Homily of the month
Go inside the tomb
Easter comes amid spring rebirth, on a day of bonnets and bunnies, sweets and playtime. We're rousing ourselves from winter and ending our Lenten fasts. The Lord has risen; we are saved. It's time to savor life, writes Jennifer Tomshack in Prepare the Word's featured homily for Easter.
PREPARE THE WORD's library includes insightful sample homilies for funerals, sacraments, holy and feast days, and special occasions. We regularly add new homilies to the mix. Feel free to submit a homily you've written or from someone on your parish preaching team that you want to offer for consideration. Send homilies to email@example.com.
Occasion: Easter Sunday: Solemnity of the Resurrection of the Lord
Readings: Acts of the Apostles 10:34a, 37-43; Colossians 3:1-4 or 1 Corinthians 5:6b-8; John 20:1-9
Easter comes amid spring rebirth, on a day of bonnets and bunnies, sweets and playtime. We're rousing ourselves from winter and ending our Lenten fasts. The Lord has risen; we are saved. It's time to savor life.
The disciples experienced wonder and joy on this day. Confusion, too—sheer bafflement. But the elation that they must have felt as the realization took hold—that the man they loved, the leader they abandoned everything to follow had been raised from the dead—must have been overwhelming. All their dashed hopes were restored.
And on this glorious, jubilant day, the gospels take us—into a tomb. It's an evocative scene, full of detail that makes us feel as if we are there. We see exactly what Peter saw: The cloth that had covered his head was not with the burial cloths but rolled up in a separate place; it's jarringly specific. It puts us there with them.
Peter and the disciple whom Jesus loved sprint to the tomb as soon as they hear from Mary Magdalene that the stone was removed and that Jesus was missing. But Peter bolts inside while the other hesitates at the entrance. Only after Peter goes in first does he follow, and only then does he believe. His understanding is still incomplete, but he has to go inside the tomb, experience the dark, dank sepulcher of death from the inside—and find it empty—in order to even start to get an inkling about the miracle of the Resurrection.
We, too, need to go there, inside the tomb.
We, too, need to go there, inside the tomb.
In 2007 my father-in-law Hank was as good as dead. He'd been diagnosed with pulmonary fibrosis long before, but that winter the progress of the disease, in which the immune system attacks and permanently scars the lungs, escalated so quickly that doctors were confounded. In a matter of days Hank could barely walk or breathe. He fell into a coma and was put on a ventilator. The doctors gave him a five percent chance of surviving. For 10 days we, his family, sat vigil at the hospital. We discussed organ donation; we started to plan the funeral.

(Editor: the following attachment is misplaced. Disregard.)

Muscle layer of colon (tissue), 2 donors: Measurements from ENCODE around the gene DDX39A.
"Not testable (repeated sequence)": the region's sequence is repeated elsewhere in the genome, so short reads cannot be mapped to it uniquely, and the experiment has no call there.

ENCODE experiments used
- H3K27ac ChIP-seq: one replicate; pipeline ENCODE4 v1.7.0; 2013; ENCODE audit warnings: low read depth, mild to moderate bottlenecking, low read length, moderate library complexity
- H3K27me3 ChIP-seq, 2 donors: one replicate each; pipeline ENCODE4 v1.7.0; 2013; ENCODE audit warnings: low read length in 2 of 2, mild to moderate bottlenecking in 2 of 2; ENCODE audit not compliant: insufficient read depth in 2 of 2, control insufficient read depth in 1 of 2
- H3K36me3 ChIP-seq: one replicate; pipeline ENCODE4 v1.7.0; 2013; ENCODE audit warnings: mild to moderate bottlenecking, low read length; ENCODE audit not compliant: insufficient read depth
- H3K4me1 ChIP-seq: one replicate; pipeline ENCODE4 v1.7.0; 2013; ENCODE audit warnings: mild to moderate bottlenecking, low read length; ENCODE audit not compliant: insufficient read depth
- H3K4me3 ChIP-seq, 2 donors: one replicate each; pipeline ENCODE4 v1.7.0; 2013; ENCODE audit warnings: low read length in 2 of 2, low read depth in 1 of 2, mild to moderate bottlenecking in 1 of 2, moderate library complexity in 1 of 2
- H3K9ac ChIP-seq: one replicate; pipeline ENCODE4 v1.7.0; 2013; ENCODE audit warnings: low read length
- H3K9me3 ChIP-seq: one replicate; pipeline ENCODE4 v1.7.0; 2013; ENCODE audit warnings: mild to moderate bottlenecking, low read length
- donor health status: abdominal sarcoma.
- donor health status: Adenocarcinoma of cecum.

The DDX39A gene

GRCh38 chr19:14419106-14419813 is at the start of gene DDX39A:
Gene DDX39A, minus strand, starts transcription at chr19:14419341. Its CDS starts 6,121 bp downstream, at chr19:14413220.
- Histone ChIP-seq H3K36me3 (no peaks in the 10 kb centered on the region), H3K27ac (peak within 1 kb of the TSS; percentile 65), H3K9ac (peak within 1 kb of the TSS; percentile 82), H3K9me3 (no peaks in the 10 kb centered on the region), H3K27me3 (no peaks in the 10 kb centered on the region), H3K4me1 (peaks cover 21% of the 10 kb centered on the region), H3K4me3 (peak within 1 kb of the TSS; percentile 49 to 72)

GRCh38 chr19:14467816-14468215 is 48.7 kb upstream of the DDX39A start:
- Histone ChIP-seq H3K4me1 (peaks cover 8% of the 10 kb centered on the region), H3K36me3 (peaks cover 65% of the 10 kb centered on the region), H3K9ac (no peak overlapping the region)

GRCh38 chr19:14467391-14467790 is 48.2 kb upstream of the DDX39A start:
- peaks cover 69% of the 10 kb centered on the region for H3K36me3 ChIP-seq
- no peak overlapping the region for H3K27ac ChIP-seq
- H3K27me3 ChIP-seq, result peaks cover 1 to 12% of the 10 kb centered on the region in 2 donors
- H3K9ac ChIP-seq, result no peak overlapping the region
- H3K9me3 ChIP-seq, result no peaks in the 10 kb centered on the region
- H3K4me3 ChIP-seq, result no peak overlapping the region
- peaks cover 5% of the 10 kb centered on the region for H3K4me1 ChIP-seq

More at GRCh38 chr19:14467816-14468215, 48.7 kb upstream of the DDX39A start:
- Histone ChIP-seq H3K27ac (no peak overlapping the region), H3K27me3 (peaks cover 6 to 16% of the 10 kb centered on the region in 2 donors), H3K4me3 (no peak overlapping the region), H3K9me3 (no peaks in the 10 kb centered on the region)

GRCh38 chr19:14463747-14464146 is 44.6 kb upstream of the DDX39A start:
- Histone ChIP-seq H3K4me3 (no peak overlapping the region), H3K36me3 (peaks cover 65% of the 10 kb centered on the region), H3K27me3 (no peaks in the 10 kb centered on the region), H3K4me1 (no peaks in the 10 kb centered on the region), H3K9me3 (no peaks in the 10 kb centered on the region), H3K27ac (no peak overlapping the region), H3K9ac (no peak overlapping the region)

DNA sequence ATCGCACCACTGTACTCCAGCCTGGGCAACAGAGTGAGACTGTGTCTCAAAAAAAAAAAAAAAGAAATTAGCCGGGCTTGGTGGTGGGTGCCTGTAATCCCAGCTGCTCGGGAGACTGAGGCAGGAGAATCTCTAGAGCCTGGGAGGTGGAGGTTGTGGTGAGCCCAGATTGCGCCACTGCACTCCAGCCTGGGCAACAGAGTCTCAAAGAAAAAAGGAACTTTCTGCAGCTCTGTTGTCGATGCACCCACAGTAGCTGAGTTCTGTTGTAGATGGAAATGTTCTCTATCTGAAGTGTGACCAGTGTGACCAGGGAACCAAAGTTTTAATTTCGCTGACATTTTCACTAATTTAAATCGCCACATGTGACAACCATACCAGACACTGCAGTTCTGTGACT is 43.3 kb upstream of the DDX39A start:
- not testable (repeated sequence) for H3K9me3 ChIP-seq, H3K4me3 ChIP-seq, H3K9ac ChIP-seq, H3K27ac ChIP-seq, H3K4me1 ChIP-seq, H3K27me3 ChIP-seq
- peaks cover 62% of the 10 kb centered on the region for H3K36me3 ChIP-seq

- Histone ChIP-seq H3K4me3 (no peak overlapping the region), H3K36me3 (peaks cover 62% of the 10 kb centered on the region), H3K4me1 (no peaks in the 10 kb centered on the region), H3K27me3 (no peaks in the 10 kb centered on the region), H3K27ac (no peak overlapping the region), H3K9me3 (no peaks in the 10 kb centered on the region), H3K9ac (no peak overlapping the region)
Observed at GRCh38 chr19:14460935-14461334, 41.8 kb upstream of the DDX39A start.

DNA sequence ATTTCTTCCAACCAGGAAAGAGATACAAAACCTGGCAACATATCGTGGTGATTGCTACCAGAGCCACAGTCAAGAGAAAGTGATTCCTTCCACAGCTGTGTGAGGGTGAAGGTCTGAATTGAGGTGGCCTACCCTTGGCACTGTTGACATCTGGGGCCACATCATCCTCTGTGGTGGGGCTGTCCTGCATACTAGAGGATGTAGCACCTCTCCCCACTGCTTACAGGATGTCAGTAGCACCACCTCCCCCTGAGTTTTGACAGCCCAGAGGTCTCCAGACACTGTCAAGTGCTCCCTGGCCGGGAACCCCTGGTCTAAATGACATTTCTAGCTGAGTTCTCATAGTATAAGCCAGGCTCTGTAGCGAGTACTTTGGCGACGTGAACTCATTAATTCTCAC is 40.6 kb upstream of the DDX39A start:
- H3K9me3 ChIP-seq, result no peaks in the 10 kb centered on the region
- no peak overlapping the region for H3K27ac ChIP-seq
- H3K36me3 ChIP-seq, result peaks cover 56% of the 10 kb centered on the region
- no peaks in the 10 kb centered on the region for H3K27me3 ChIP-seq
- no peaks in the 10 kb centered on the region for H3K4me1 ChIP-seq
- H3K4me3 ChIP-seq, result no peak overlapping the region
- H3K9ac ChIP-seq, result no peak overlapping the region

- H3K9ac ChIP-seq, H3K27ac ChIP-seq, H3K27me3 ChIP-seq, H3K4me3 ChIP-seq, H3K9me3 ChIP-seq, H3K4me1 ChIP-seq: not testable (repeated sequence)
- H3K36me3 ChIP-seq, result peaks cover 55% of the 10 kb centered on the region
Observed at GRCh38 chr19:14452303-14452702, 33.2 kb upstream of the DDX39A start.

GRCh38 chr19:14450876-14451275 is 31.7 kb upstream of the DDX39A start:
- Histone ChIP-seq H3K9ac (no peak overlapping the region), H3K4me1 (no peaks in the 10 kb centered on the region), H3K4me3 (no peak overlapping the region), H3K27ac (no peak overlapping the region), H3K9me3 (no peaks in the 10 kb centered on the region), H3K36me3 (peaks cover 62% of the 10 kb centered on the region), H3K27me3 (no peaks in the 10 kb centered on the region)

Then a new doctor was consulted. She gave him massive doses of steroids. His body responded. He came out of the coma; the ventilator was removed. He got his life back. It was a miracle.
We knew he wasn't cured. There is no cure. But he got four more years. Four more years with his family and friends. He got to celebrate his 60th birthday and his 36th wedding anniversary. He got to see another of his sons married and an ultrasound of his first grandchild. We got four more years of his love and strength. Four more years of memories with him.
We spent that time in an empty tomb—his—marveled at it, as did he. It made everything different. So did knowing it was waiting for him, waiting for all of us. We were given the blessing of opportunity to prepare for the awful inevitable while appreciating what had been given back to us.
In Latin the word for “void” or “empty space” is vacuum. According to scientific theory, when a vacuum occurs—that is, whenever there is an absence of matter—matter will immediately rush in to fill it. The scientific argument is that a vacuum cannot really occur because any void will always instantly be filled.
Hank didn’t make any big changes in his life in his last four years. He kept on living the way he always did, which wasn’t anything particularly extraordinary but one of service to God, family, company, community. After he died there were mountains of cards, rooms full of flowers, newspaper articles, three priests on the altar (all personal friends), and nearly 1,000 people at the funeral—testaments to a simple life lived well all along.
It can be scary to stand at the threshold of the empty tomb and get up the gumption to go inside, and sometimes you’re compelled to. A void is left, and life rushes in, more exquisite for the space it fills.